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Indiana Burglary Laws

Cat burglars. Jewelry heists. The Pink Panther. All three images have one thing in common: burglary. While we’ve all seen depictions of burglars in all black attire, prowling through the night, and breaking into homes, what does the crime of burglary really involve? Indiana burglary laws set out a clear guideline for how this crime is committed. Keep in mind, on July 1, 2014 Indiana lawmakers changed the penalty structure for burglary as set forth in the table below.

Elements of Burglary in Indiana

Essentially, burglary involves breaking and entering into a building or structure belonging to someone else, with the intent to commit any felony or theft inside. The key to this crime is your mental state, also known as mens rea. For example, a person getting caught inside someone’s home without the owner’s permission can be said to have the “mens rea” for the crime of burglary if the circumstances surrounding the crime indicate he was intending to steal something inside the house.

For example, if he broke the back window to get inside the home, opened the cabinets, and was found with the victim’s jewelry in his pocket, that would typically be considered good evidence of his mental state. Clearly, he wasn’t in the house to merely admire the owner’s fine jewelry collection – especially without the owner’s permission.

Indiana Burglary Laws Overview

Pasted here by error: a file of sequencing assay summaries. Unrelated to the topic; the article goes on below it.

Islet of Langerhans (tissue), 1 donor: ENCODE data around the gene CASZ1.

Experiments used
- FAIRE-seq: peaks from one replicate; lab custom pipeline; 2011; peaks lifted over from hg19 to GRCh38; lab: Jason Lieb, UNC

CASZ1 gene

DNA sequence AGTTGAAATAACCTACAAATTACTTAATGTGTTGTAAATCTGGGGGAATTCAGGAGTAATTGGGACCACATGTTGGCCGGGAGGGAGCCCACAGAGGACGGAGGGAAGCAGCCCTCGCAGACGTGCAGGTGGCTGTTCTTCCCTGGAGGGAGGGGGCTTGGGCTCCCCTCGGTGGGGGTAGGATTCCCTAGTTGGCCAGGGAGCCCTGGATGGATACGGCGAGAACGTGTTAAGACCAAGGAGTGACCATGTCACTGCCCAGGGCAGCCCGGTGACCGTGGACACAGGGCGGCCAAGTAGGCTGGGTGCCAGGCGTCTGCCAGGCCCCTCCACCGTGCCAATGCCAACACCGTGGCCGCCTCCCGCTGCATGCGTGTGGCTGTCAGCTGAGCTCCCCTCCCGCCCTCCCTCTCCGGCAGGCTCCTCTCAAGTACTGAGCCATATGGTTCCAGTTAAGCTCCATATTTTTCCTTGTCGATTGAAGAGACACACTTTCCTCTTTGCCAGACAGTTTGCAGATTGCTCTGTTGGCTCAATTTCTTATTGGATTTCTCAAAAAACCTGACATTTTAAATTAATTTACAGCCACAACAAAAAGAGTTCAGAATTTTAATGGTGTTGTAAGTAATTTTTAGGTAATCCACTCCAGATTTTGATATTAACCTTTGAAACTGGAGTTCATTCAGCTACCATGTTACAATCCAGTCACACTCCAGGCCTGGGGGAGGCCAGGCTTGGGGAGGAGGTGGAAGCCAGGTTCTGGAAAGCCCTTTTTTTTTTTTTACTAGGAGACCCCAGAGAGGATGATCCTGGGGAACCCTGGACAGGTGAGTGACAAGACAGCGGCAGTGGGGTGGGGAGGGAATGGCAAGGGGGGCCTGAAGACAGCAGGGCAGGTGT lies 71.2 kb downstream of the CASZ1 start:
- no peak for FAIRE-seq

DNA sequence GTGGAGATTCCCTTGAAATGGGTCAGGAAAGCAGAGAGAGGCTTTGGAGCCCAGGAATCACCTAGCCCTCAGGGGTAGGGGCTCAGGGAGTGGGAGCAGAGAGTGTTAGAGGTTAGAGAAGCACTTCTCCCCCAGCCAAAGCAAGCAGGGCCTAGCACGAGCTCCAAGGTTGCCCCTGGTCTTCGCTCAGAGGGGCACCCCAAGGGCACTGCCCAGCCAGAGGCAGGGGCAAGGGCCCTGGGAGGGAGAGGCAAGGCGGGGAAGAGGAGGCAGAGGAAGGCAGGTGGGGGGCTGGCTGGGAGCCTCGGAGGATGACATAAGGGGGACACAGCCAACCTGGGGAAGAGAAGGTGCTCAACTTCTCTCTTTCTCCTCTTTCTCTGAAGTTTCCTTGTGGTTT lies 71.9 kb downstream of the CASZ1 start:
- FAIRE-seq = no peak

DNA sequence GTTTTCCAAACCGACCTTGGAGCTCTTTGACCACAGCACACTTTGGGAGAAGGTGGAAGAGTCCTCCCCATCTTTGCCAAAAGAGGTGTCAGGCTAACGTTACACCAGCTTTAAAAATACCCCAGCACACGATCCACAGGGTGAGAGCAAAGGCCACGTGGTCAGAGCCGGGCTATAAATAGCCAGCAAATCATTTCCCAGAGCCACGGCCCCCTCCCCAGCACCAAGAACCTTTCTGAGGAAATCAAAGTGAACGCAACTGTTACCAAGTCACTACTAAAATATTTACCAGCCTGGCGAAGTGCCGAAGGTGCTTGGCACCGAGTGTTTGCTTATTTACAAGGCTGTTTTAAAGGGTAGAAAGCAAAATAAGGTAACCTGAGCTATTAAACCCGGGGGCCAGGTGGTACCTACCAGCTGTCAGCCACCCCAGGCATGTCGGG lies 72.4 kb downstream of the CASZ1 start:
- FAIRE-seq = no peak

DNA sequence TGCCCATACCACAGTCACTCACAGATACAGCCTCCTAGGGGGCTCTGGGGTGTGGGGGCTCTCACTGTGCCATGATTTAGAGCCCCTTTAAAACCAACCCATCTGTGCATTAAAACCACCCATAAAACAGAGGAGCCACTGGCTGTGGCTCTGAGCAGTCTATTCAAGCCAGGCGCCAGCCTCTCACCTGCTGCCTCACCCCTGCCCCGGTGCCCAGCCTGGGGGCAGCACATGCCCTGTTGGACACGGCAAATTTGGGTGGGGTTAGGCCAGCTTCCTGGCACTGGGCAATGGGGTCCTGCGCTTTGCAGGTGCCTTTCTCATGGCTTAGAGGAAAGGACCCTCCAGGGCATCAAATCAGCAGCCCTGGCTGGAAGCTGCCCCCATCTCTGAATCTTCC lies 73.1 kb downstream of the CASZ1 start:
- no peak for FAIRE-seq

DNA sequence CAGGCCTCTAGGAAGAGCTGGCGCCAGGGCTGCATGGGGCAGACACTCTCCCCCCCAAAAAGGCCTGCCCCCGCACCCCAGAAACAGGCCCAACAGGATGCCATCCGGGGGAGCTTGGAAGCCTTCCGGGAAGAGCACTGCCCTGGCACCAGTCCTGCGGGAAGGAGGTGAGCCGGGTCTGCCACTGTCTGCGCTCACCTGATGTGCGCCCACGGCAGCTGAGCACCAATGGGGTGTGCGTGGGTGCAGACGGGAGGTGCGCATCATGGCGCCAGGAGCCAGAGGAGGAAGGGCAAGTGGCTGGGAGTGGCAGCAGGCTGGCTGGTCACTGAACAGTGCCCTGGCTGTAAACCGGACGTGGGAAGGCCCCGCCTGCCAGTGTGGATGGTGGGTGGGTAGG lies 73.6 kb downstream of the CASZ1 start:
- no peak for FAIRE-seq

The charges and penalties under Indiana’s burglary laws are detailed below in the following chart. Remember, there are several defenses to the crime of burglary, whether commercial or residential.


Enhanced Penalties

Burglary carries a higher sentence if committed during any of the following:

  • Suspect is armed with a deadly weapon
  • The building is a dwelling or home, or
  • The crime of burglary results in bodily injury or serious bodily injury to another person, not the suspect.


  • Basic Commercial Burglary: Level 5 felony punishable by one to six years in prison and a fine of up to $10,000
  • Residential Burglary: Level 4 felony punishable by 2 to 12 years in prison and a fine of up to $10,000.
  • Burglary Resulting in Physical Injury to Another: Level 3 felony punishable by 3 to 16 years in prison and a fine of up to $10,000.
  • Burglary While Armed with Deadly Weapon or Results in Serious Physical Injury to Another: Level 2 felony punishable by 10 to 30 years in prison and a fine of up to $10,000.
  • Residential Burglary Resulting in Serious Physical Injury to Another: Level 1 felony punishable by 20 to 40 years in prison and a fine of up to $10,000.

Note: If the offense was alleged to have been committed before the new burglary statute went into effect on July 1, 2014, there is a different sentencing scheme and you should consult with a criminal defense attorney to learn more.

Note: State laws are always subject to change through the passage of new legislation, rulings in the higher courts (including federal decisions), ballot initiatives, and other means. While we strive to provide the most current information available, please consult an attorney or conduct your own legal research to verify the state law(s) you are researching.

Additional Resources

If you have additional questions about the burglary and other criminal laws in Indiana, click on the following links below:

Charged with Burglary in Indiana? Contact an Attorney

If you’ve been accused of breaking and entering into a home or business in Indiana, you likely have several questions about possible defenses, how the new sentencing laws will impact your case, and if there is a possibility for a plea bargain. You can get all these questions answered and more by consulting with an experienced criminal defense attorney in Indiana today.

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